Jan 1, 2013; New York, NY, USA; New York Knicks small forward Carmelo Anthony (7) drives around Portland Trail Blazers power forward LaMarcus Aldridge (12) during the third quarter at Madison Square Garden. Portland won 105-100. Mandatory Credit: Anthony Gruppuso-USA TODAY Sports

Portland Trail Blazers are Better Off Under the Radar

With the Blazers’ 11-game winning streak now over, I can start to properly assess the situation. Tied for the longest streak of the season, the whole experience helped to illuminate firsthand several realities of the NBA. Namely, that the media bias against small markets is absolutely a real thing.

As the wins piled up, I became more and more shocked at the treatment the Blazers received. Sure there were some articles about their success (certainly more than normal), but they felt more like they were done out of duty than any real interest.

I can only imagine the sheer volume of attention that would be heaped on a “large-market” team going on a similar win streak, for example the Knicks, Lakers, or Bulls (not coincidentally, all of these teams’ cities have their own section on ESPN). Instead, it was two of the most under-the-radar markets, Portland and San Antonio, who were marching along to matching 11-game win streaks.

What I’m saying is nothing new or earth-shattering, though – large markets are large markets because they contain a huge amount of people. This, in turn, immediately turns any potential news story that affects a big city into a hugely marketable news story, as more people will be inherently interested and provide their ever valuable page views.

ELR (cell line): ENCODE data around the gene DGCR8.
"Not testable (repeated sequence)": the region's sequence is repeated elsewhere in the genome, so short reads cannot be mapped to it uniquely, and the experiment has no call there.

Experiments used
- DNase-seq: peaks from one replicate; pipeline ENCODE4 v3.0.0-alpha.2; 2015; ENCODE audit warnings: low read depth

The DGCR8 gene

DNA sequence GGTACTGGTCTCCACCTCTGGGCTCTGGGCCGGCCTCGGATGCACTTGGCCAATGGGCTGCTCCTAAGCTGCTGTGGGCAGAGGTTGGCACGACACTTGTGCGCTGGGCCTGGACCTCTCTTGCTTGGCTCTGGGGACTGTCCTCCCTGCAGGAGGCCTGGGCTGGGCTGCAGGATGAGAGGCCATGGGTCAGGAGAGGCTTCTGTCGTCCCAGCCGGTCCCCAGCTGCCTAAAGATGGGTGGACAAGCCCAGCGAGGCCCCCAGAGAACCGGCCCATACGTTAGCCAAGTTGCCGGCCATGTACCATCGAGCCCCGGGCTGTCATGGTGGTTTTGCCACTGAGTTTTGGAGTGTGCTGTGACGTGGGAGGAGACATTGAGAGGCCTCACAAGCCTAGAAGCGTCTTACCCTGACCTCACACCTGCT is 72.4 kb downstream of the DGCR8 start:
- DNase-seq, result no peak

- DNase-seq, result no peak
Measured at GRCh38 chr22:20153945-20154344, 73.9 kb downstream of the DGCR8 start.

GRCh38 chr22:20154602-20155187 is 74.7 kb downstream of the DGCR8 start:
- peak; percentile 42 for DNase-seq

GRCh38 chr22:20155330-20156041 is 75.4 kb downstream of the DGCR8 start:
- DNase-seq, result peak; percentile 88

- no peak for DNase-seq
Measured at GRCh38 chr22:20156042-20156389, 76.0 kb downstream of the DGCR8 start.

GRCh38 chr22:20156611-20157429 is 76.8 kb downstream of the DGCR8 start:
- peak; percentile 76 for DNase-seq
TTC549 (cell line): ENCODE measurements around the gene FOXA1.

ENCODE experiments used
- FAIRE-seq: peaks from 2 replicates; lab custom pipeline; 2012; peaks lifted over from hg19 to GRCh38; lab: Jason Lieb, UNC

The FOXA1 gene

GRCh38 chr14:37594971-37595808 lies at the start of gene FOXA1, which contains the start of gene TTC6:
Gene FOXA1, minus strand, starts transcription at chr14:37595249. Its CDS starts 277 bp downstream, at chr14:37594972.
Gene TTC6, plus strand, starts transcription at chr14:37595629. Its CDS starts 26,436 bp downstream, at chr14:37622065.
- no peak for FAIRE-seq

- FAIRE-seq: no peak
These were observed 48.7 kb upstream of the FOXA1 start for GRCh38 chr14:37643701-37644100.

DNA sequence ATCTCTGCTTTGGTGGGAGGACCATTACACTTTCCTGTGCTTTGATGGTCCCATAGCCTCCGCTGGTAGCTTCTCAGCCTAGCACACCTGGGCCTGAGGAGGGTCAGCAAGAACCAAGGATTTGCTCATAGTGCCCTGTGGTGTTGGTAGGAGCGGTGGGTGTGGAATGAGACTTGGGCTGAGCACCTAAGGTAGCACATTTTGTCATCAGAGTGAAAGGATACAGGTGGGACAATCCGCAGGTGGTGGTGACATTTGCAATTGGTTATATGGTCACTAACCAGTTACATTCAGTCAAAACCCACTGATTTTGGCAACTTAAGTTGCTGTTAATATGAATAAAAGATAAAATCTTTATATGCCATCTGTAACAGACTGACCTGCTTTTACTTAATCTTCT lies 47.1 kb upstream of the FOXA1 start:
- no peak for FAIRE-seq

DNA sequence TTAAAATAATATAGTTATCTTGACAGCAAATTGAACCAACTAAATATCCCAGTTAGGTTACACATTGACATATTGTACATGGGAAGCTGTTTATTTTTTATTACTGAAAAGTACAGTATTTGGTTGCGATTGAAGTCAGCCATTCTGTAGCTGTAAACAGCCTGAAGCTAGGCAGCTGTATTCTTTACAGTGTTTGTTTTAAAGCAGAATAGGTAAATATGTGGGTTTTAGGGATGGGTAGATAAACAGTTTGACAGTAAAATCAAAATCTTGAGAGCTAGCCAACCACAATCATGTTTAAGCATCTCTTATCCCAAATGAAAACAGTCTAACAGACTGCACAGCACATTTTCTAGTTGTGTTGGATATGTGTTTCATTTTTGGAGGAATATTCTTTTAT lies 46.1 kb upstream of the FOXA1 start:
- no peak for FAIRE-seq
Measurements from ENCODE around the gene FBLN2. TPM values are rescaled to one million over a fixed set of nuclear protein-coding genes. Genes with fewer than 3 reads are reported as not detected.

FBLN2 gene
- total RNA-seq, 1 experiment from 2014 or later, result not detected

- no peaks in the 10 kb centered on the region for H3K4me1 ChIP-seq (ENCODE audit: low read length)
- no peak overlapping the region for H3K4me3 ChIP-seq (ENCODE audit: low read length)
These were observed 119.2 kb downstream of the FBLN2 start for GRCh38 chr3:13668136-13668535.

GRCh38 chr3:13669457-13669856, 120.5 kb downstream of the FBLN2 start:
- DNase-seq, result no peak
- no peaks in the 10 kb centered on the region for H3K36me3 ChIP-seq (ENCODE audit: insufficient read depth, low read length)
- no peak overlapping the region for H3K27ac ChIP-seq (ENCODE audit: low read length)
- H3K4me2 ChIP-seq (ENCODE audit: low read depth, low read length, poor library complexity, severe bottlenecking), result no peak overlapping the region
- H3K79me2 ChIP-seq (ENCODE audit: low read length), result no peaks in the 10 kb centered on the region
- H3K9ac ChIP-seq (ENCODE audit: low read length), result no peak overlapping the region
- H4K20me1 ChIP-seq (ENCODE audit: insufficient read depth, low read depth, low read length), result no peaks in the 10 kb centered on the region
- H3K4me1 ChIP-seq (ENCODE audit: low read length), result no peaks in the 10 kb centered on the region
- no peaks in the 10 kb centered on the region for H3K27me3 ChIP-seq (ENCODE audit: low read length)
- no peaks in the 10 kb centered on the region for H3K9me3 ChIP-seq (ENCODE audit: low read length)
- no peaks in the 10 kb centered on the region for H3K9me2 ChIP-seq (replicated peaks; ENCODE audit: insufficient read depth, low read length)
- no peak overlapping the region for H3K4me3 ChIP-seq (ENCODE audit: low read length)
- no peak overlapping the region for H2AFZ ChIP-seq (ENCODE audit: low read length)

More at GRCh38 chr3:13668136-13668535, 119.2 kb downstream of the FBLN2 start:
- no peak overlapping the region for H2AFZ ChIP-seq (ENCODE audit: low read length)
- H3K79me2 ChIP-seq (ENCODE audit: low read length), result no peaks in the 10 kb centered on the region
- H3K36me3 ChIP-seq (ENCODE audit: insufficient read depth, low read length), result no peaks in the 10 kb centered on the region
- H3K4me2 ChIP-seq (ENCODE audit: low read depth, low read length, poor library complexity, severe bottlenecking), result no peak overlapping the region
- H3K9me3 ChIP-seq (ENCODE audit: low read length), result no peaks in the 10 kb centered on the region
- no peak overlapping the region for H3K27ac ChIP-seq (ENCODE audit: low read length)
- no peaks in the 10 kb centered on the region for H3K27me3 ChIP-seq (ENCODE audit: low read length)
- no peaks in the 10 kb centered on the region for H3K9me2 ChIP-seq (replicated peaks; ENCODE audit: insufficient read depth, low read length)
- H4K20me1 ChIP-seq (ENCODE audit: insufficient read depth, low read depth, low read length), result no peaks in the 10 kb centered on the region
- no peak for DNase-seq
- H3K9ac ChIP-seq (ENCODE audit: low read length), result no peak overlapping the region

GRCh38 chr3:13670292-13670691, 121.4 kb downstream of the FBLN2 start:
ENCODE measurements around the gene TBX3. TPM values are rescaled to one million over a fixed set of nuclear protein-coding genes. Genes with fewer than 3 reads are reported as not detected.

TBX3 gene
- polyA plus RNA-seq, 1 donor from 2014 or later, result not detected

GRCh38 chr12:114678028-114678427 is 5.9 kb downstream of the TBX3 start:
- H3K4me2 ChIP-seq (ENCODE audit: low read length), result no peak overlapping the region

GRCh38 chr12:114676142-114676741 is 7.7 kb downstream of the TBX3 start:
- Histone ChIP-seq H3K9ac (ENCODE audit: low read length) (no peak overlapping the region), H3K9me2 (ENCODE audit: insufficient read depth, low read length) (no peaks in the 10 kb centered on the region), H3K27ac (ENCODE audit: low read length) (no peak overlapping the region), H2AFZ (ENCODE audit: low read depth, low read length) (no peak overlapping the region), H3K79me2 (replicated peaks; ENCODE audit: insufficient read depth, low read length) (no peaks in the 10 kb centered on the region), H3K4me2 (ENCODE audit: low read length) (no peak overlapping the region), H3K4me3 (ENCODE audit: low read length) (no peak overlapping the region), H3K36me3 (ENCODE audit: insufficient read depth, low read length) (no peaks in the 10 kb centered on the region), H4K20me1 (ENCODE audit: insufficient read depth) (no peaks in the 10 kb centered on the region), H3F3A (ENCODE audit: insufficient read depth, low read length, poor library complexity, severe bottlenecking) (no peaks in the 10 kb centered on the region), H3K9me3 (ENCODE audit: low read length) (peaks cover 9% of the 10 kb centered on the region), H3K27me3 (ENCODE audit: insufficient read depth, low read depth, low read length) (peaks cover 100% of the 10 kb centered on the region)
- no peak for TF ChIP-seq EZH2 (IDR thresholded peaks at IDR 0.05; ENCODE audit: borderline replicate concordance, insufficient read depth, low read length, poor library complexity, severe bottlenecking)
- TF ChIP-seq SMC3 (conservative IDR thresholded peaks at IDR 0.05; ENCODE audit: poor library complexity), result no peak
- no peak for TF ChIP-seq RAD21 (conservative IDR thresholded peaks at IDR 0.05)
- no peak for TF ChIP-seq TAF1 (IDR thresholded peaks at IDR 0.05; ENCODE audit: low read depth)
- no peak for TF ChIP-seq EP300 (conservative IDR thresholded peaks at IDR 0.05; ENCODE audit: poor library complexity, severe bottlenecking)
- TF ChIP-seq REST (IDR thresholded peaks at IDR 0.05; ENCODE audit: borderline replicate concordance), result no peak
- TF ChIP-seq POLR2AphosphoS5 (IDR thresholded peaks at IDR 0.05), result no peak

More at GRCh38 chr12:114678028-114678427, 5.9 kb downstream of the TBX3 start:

Again, this has been going on for a while. But, I was interested in my own reaction, as a fan of a now suddenly and hugely relevant team. I was definitely becoming annoyed by what was going on. Teams that had far worse records were receiving far more attention than the Blazers were, and as someone who cares about my team, it just didn’t seem fair.

I think I can now begin to appreciate what the Spurs go through year in and year out. I can’t compare the Blazers to the Spurs, because they have been relevant for so long and won it all, but the under-the-media-radar comparison is certainly apt. That team has been relevant for almost a decade and a half now, but when their losing streak ended, they got one line on the ESPN home page. For the record, the Blazers received two words (“Blazers, too”).

Once I got past the annoyance and a little bit of bitterness, I realized something else: on the whole, I think I like the Blazers being a lower-key team. It honestly seems like an advantage – you may not necessarily be at the forefront of your opponents’ minds, you don’t have suffocating media members constantly surrounding you, and expectations are kept in check.

This last one, in particular, is key. When there is less chatter about a team, it is much harder for external sources to influence a team’s expectations, or perhaps just as importantly, fans’ expectations. Everything is easier to keep in check, since there aren’t as many reporters/writers looking to dig up the next juicy scandal or get the latest scoop by whatever means necessary.

When I really ponder this concept, I think the Blazers are better off being able to stay mostly out of the spotlight. The fans who really matter to the team, the local fans, will always keep track on their own. So what if the Blazers don’t seem to see the light of day on ESPN or other major news sites? That lack of attention doesn’t negatively affect the team or its fans, and on the contrary is probably a huge help.

It’s easy to grow frustrated or jaded by the blatant bias, but I think I now enjoy it. The Blazers will always keep doing their own thing, and right now that’s winning.

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